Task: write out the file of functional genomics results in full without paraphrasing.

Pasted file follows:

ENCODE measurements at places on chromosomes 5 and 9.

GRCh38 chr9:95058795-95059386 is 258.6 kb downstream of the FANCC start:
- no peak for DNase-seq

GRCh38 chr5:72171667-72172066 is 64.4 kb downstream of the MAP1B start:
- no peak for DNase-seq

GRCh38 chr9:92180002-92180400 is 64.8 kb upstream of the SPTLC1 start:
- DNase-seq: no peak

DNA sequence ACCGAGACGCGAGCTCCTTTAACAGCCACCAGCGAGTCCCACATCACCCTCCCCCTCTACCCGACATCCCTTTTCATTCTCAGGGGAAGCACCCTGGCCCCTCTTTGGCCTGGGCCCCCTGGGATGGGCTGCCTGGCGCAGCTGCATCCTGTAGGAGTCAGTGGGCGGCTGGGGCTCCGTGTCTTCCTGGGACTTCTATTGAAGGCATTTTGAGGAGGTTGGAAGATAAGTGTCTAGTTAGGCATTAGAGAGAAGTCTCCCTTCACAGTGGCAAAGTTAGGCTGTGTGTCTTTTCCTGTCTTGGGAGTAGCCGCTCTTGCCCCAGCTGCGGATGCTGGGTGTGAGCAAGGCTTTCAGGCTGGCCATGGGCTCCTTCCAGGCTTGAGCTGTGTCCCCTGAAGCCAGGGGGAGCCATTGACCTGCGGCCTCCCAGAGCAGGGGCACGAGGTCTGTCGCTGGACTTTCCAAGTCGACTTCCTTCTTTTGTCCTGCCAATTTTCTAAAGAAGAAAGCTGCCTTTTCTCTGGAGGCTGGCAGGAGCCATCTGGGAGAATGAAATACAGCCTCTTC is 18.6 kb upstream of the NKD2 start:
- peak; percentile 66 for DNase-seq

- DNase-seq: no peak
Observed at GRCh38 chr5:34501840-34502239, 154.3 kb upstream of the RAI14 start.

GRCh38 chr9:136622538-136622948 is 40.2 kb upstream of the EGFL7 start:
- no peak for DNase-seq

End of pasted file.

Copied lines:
ENCODE measurements at places on chromosomes 5 and 9.

GRCh38 chr9:95058795-95059386 is 258.6 kb downstream of the FANCC start:
- no peak for DNase-seq

GRCh38 chr5:72171667-72172066 is 64.4 kb downstream of the MAP1B start:
- no peak for DNase-seq

GRCh38 chr9:92180002-92180400 is 64.8 kb upstream of the SPTLC1 start:
- DNase-seq: no peak

DNA sequence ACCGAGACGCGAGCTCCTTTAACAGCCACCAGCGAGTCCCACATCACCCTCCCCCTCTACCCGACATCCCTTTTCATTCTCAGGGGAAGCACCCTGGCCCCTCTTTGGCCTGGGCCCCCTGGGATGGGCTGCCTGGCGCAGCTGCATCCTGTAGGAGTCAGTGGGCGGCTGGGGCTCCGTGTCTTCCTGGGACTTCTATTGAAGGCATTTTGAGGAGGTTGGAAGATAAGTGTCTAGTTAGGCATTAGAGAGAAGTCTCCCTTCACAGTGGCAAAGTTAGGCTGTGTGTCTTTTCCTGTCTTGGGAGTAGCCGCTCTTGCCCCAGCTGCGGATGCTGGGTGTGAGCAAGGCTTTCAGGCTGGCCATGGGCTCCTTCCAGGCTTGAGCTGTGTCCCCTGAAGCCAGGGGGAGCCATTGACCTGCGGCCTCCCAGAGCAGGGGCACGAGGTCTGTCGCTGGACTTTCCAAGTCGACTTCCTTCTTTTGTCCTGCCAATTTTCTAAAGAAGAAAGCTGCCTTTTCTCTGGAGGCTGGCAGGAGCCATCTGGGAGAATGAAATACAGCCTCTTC is 18.6 kb upstream of the NKD2 start:
- peak; percentile 66 for DNase-seq

- DNase-seq: no peak
Observed at GRCh38 chr5:34501840-34502239, 154.3 kb upstream of the RAI14 start.

GRCh38 chr9:136622538-136622948 is 40.2 kb upstream of the EGFL7 start:
- no peak for DNase-seq